Collective Impact: Eliminating Hepatitis C Together
No one person, and no one organization, has the ability to make change on the scale that is needed with hep C. No one article, study, public health effort, groups or non-profits, or even the WHO has the singular ability to assure that people are tested in the numbers we need to see if we are committed to seeing the elimination of viral hepatitis by 2030. Even with a cure that has the ability to stop hep C in its tracks, we will need all hands-on deck. We need a collective impact.
The importance of testing - and treatment!
This applies to us all, and when I say that it means as many of us who are able to step up and do what we can to slow new cases, test more people, and link people to the care that provides for treatment access with no barriers. One barrier that looms as huge is of course the testing piece. We can see now, in the era of COVID, just how widespread testing needs to be if we have a chance to eliminate this most recent threat to our collective health.
Testing alone does not cure anything, but it is an important step towards care. We do have a care pathway with hep C, at least we have a treatment that will eradicate the virus, when used. People who test positive need to be linked to the care, because the best cure in the world is no use if not available to those who need it.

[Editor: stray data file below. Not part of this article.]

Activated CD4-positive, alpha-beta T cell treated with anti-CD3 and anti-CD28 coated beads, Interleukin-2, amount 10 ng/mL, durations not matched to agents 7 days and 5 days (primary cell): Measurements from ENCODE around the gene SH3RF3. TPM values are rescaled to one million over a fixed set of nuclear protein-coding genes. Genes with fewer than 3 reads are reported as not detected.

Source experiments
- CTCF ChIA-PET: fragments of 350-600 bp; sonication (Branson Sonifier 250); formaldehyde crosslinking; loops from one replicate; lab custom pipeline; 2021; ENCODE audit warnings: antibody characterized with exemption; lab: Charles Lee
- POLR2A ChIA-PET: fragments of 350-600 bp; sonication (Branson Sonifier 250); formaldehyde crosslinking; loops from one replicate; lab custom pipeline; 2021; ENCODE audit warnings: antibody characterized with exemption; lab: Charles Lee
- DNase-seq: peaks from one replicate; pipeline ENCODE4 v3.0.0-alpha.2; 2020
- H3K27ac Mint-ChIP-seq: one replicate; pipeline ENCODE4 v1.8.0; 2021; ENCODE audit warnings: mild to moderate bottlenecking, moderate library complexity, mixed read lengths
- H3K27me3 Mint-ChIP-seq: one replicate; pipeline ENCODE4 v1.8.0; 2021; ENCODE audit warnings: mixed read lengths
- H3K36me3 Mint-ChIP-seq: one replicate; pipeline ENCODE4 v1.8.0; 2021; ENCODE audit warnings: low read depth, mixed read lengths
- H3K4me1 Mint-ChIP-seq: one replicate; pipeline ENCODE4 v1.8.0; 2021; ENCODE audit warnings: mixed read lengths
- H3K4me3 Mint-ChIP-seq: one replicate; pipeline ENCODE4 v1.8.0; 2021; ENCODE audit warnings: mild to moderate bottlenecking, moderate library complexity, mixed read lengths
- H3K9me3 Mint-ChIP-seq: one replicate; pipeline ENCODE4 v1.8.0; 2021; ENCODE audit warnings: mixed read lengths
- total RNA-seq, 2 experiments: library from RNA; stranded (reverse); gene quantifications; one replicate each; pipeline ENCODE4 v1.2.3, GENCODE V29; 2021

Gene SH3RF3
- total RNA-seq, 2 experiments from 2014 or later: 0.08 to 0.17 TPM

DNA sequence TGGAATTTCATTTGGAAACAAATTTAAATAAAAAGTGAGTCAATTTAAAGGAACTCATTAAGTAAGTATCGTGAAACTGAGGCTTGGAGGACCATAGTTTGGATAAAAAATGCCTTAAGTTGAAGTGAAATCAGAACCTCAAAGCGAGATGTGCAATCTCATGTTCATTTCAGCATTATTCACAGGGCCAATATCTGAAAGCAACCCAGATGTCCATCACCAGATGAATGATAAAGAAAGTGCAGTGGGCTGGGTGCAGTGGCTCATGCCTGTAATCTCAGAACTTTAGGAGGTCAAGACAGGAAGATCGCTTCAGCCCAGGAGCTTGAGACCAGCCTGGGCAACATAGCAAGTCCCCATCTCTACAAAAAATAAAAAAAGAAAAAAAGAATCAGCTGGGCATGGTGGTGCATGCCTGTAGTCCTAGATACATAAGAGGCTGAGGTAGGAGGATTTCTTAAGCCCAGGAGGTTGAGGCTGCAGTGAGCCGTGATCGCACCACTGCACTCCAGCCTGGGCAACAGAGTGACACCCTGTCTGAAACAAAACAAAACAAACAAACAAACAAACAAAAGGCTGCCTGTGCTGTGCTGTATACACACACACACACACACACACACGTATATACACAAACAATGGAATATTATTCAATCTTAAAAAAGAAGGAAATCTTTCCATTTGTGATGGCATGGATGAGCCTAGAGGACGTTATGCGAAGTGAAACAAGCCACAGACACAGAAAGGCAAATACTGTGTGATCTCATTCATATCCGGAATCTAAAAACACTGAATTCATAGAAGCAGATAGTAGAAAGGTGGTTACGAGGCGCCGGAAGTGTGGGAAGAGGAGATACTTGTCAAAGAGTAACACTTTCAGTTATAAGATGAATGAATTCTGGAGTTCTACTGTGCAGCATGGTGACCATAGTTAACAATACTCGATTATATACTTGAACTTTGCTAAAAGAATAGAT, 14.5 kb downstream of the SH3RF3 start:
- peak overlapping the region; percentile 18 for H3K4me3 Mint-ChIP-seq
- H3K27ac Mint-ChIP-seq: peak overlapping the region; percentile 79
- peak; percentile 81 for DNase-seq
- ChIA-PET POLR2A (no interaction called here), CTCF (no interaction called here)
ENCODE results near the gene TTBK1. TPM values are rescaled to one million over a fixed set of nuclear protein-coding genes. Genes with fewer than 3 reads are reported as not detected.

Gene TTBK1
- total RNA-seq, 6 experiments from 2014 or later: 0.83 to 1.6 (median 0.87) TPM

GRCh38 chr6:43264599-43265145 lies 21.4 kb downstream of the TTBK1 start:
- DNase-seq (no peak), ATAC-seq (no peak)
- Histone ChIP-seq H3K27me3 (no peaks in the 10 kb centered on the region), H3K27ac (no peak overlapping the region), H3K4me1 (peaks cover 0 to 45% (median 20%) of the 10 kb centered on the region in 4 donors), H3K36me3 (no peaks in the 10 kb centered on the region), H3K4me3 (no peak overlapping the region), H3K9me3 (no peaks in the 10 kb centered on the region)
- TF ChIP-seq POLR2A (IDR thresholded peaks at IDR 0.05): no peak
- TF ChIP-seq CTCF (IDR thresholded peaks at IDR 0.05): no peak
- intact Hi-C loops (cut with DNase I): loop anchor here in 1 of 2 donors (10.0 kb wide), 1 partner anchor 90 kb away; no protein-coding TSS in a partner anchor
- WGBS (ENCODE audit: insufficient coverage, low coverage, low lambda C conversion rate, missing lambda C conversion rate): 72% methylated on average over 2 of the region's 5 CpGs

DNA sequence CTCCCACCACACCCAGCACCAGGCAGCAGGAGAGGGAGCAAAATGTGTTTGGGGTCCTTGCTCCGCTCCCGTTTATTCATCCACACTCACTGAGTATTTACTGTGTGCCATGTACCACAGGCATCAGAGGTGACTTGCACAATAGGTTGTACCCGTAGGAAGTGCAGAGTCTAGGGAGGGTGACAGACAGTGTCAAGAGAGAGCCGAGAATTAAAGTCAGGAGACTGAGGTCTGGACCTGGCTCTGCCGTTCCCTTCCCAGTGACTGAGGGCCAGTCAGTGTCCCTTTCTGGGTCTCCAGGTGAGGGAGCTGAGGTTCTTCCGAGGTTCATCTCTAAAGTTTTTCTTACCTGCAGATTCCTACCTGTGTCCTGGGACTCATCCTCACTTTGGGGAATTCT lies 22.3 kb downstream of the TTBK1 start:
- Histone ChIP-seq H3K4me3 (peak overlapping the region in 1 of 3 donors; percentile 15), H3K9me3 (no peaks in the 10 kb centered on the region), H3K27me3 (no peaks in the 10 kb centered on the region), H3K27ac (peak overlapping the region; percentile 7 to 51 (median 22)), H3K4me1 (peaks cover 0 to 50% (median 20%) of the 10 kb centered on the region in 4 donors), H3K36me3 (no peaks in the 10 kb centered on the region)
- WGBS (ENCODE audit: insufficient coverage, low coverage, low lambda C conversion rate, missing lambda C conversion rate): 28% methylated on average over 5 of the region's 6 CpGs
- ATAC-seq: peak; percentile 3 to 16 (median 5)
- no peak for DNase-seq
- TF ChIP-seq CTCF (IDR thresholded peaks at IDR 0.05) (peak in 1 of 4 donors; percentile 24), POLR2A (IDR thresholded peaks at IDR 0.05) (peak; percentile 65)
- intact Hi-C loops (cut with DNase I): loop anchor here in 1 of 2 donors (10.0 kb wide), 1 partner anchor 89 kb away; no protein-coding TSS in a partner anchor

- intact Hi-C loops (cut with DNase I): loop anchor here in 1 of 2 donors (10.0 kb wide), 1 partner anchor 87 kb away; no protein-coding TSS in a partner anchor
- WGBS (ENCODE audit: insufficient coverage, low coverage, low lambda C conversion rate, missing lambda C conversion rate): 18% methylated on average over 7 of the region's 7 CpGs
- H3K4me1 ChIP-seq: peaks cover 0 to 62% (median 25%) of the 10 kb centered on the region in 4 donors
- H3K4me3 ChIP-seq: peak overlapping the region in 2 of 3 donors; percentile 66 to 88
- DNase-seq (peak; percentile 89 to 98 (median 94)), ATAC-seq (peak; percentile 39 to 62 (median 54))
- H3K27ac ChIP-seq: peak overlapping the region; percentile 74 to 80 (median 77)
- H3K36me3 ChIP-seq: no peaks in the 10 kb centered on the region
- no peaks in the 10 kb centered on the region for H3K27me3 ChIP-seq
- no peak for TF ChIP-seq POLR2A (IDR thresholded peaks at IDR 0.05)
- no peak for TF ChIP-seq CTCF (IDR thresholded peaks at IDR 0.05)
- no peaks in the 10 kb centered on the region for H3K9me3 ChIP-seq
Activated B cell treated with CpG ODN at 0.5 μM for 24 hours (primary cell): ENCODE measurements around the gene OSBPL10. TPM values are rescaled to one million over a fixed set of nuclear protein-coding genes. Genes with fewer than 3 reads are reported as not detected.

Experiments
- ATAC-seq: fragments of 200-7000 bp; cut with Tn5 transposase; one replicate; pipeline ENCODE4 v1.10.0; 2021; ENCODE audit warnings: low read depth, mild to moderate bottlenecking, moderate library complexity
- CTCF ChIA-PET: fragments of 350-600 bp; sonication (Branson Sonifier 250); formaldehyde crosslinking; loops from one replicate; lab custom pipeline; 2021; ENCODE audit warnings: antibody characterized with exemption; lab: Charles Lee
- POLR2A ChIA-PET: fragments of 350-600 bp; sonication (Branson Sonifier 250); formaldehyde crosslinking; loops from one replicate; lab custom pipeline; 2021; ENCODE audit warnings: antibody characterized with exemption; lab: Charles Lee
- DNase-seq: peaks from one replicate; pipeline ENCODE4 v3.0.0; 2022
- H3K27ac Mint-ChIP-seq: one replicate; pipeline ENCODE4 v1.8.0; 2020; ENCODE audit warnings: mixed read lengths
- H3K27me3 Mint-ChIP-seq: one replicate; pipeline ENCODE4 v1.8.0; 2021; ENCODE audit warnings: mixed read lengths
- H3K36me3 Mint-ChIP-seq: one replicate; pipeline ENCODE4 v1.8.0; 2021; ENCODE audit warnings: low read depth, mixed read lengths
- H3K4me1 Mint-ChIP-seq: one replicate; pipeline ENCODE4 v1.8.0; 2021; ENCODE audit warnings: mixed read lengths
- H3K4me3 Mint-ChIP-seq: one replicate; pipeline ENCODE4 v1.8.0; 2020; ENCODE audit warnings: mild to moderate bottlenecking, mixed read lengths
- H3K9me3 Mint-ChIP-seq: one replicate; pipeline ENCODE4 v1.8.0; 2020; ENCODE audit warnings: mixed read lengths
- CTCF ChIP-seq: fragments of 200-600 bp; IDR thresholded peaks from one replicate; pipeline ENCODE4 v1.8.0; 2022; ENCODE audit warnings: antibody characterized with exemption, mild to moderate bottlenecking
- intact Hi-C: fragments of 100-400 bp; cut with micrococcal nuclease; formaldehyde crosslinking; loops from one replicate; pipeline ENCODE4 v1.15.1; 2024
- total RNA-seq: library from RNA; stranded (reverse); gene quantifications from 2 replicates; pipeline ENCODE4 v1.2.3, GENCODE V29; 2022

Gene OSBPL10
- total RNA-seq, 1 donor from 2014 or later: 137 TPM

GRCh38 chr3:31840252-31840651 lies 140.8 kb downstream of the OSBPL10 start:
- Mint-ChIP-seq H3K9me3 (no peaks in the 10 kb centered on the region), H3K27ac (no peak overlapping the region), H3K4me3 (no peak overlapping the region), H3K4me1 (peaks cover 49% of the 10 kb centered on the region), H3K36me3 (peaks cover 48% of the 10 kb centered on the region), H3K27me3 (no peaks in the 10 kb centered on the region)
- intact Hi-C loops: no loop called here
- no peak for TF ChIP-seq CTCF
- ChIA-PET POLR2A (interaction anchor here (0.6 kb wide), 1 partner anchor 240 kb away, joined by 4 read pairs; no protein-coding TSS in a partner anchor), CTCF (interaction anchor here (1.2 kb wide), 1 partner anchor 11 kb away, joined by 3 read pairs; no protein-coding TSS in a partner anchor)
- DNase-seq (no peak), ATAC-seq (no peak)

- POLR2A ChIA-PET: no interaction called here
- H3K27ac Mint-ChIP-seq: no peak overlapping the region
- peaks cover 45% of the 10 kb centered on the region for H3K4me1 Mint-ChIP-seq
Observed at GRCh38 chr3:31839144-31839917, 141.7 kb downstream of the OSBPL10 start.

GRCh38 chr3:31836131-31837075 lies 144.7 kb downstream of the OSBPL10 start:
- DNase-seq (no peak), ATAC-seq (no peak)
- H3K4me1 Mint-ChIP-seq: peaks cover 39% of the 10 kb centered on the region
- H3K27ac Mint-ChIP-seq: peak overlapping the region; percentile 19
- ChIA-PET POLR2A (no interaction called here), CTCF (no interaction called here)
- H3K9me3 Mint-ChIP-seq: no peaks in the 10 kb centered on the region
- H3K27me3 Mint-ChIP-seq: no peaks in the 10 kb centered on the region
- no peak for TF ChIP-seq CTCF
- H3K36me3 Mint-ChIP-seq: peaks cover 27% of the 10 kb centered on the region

Hepatitis C programs worldwide
There are some examples of places doing a great job with elimination, with some approaches being what is called "micro-elimination", which typically targets a geographical area and a specific group of people. These projects/actions are normally not massive things, but hep C is often not well-served in smaller communities that don’t need grand efforts. When countries develop strategies that mobilize on a big scale, there can be success and it is proven now in a few nations, but unfortunately not nearly enough so far.
There is plenty of room for variations on a theme, and no singular approach or set of actions will work universally well. Ultimately, if we take a collective approach to eliminating hep C, we can achieve the kind of impact we want, and that is my hope and the hope of many others around the globe or in your own neighborhood, backyard, the next state or province, county, or country. Getting involved and engaged is my best advice if you too share in the dream of elimination, because we can, with our collective impact, make a real difference! If collective impact sounds interesting, I suggest doing some reading on the approach; It is as close as your Google search allows!
Does reading hep C patient stories aid you in your journey?